Evictions

How to Evict a Tenant

Evictions: There is something that you must know up front; you cannot evict a tenant without a court order. Trying to evict a tenant by extralegal means such as changing locks, turning off utilities, threatening the tenant or engaging in any other act designed to force the tenant to leave, is illegal and may subject the landlord to civil damages to the tenant.

You need a reason to Evict a Tenant

You’ll need a proper reason to evict a tenant. Commonly, that reason is failure to pay rent. But evictions can also be caused by excessive lateness with rent, damage to property, or breaking the lease, perhaps by adopting a pet, having extra people stay in the property, making noise at all hours, or failing to maintain any other provision of your Rental Agreement. If you have a good tenant with a problem you can deal with, consider mediation. Eviction can be time consuming and costly and should be used as a last resort.

Serving an Eviction Notice

3-Day Notice

An Eviction Notice is generally the first step in the Florida eviction process is service of the appropriate written notice. For nonpayment of rent, the Florida eviction notice is a 3-Day Eviction Notice (see Florida Statutes 83.56(3) and 83.595 regarding nonpayment of rent). These notices must contain certain specific information to be effective. When counting the 3day notice period, do not include the first day of service, weekends or holidays.

Evicting someone who lives with you:

If you have a problem roommate or family member who won’t leave after you’ve asked, in most states, you’ll need to go through the eviction process. Typically, roommates are evicted because they’ve not paid rent, but if they’ve broken another part of the lease, you can ask they leave as well. Going through the eviction process with a roommate helps solidify that, even though the lease was perhaps broken, if wasn’t your fault.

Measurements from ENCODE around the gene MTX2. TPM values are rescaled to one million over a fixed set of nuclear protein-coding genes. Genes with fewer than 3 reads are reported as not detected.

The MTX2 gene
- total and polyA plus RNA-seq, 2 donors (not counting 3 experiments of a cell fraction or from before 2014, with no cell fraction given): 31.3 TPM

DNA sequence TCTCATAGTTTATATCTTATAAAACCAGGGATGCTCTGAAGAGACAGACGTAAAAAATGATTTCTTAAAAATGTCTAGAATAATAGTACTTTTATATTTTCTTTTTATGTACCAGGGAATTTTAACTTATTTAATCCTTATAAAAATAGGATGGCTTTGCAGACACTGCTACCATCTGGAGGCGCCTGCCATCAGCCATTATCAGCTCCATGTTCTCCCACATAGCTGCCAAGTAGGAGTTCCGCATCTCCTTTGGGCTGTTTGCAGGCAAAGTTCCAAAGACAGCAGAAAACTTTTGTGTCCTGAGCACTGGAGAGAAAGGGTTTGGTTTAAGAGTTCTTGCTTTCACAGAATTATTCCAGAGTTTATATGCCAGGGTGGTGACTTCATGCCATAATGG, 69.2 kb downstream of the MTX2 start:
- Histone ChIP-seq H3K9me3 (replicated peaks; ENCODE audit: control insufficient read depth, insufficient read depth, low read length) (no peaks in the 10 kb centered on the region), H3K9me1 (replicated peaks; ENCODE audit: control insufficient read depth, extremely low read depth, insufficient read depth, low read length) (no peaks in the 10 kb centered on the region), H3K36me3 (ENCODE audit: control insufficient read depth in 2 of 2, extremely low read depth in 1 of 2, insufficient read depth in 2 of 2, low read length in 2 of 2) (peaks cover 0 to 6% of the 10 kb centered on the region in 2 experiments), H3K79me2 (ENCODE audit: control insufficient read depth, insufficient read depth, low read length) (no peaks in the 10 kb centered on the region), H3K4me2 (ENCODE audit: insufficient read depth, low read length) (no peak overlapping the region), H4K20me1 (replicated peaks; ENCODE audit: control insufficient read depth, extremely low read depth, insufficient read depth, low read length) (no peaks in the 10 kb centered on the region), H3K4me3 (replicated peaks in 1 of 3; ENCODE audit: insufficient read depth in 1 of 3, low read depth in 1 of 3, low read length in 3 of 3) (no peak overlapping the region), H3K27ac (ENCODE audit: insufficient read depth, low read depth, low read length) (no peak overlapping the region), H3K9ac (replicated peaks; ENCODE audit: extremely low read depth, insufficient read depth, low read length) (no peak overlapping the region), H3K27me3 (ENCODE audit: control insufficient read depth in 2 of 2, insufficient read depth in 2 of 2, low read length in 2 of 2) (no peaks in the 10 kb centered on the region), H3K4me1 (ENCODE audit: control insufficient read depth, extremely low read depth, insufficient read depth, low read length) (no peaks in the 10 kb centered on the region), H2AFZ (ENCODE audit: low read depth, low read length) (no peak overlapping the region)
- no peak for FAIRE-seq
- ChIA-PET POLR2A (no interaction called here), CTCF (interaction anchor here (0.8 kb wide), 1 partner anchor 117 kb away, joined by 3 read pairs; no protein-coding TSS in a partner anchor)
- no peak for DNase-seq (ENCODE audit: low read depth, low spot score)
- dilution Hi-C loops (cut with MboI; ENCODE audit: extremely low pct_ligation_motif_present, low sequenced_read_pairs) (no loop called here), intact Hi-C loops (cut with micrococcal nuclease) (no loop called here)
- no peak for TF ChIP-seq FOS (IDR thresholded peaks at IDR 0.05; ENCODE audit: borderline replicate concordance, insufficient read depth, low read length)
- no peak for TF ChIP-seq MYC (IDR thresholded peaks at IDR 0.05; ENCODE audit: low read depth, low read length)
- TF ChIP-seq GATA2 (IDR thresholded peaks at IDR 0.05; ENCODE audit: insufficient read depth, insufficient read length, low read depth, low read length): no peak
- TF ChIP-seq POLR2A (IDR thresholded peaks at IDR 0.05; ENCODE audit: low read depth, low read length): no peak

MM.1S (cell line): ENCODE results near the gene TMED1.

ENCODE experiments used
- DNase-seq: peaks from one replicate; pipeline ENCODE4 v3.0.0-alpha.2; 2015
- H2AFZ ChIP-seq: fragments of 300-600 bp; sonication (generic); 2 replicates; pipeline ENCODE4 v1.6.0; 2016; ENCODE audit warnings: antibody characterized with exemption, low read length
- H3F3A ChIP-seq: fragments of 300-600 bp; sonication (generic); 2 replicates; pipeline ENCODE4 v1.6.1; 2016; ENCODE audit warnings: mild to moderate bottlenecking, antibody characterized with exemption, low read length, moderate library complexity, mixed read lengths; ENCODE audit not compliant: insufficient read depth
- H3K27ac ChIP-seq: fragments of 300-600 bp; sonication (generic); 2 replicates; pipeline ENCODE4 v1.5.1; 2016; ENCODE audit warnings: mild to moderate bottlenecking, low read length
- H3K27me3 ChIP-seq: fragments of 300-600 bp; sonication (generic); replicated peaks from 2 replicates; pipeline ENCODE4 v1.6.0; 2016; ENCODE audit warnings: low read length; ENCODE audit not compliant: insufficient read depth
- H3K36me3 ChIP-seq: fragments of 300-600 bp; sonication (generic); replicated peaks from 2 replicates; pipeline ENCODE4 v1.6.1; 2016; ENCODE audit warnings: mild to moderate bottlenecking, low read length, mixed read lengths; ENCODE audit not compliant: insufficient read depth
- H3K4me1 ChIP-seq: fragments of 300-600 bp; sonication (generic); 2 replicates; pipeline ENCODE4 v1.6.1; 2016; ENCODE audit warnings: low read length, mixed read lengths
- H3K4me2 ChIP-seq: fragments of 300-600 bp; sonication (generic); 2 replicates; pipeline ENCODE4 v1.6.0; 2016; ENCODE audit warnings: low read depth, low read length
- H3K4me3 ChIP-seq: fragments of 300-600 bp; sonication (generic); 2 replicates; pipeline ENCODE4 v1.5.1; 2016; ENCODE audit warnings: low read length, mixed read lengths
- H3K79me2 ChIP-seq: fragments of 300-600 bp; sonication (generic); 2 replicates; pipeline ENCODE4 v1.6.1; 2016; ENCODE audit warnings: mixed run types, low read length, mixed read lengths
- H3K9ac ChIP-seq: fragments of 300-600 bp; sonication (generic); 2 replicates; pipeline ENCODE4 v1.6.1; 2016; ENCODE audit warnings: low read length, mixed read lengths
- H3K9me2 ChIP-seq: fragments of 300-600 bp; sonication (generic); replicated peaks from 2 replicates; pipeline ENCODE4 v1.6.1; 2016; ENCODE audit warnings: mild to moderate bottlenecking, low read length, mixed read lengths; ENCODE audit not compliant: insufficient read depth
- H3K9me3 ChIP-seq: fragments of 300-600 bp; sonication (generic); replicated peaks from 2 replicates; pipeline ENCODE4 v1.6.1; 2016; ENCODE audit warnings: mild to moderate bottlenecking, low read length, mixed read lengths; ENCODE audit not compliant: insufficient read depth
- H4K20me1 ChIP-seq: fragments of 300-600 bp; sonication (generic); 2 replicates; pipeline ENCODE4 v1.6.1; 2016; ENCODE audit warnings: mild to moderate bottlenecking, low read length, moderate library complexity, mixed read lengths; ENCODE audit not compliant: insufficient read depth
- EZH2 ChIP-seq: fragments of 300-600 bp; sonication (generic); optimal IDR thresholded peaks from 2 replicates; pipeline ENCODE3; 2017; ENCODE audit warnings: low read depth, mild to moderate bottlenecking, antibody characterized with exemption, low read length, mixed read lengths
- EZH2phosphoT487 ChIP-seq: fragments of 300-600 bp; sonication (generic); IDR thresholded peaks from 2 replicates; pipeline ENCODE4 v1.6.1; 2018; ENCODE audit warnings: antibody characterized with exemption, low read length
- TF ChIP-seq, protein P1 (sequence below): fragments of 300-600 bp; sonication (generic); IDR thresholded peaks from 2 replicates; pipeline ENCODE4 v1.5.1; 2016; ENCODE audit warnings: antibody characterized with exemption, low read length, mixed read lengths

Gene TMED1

Eviction Summons and Complaint

If the tenant fails to comply or to leave the property, the landlord needs to file and serve an Eviction Summons and Complaint. A copy of the notice and certificate of service must be produced at the clerk’s office and the completed complaint form notarized by the court clerk.

The summons and complaint must be served by either a registered process server or sheriff. The tenant has 5 days to file an answer with the court. If an answer is filed and served on the landlord within the 5 days, the landlord must contact the court clerk to schedule a hearing date.

Should no answer be filed, the landlord needs to file a Motion for a Default Judgment and request a Final Judgment for Possession, also called a Final Judgment for Removal of Tenant.

Defenses to Florida Eviction:

If the tenant is alleging a valid defense to the eviction, he or she must deposit the amount of the rent with the court during the pendency of the case. If tenant does not, then a default judgment will be issued.

Some common defenses to Florida eviction include the following:

  • Defective notice
  • Constructive eviction or case of material noncompliance by the landlord resulting an unsafe or unfit premises so long as the tenant has given 7 days written notice to the landlord specifying the noncompliance and intent to not pay the rent as a result.
  • Retaliation by the landlord for the tenant complaining of the property’s condition, of the landlord’s noncompliance, for organizing or participating in a tenant’s union or for exercising any other right under Florida landlord tenant law unless the landlord can show that the primary reason for eviction was for a good cause.
  • Discrimination. No landlord can evict a tenant based on the tenant’s race, creed, gender, sexual orientation, family status, religion, national origin or disability.

The importance of a Real Estate Attorney:

Eviction Notices and the eviction process can be tricky. They’re not only different in every state, but often in every county. If you’re thinking about evicting a tenant, it’s strongly recommended you consult with an attorney. Eviction takes time and it takes follow through. If it goes wrong, you can be stuck with a bad tenant for a long time. So talk with an experienced lawyer before you serve your notice.

Comments are closed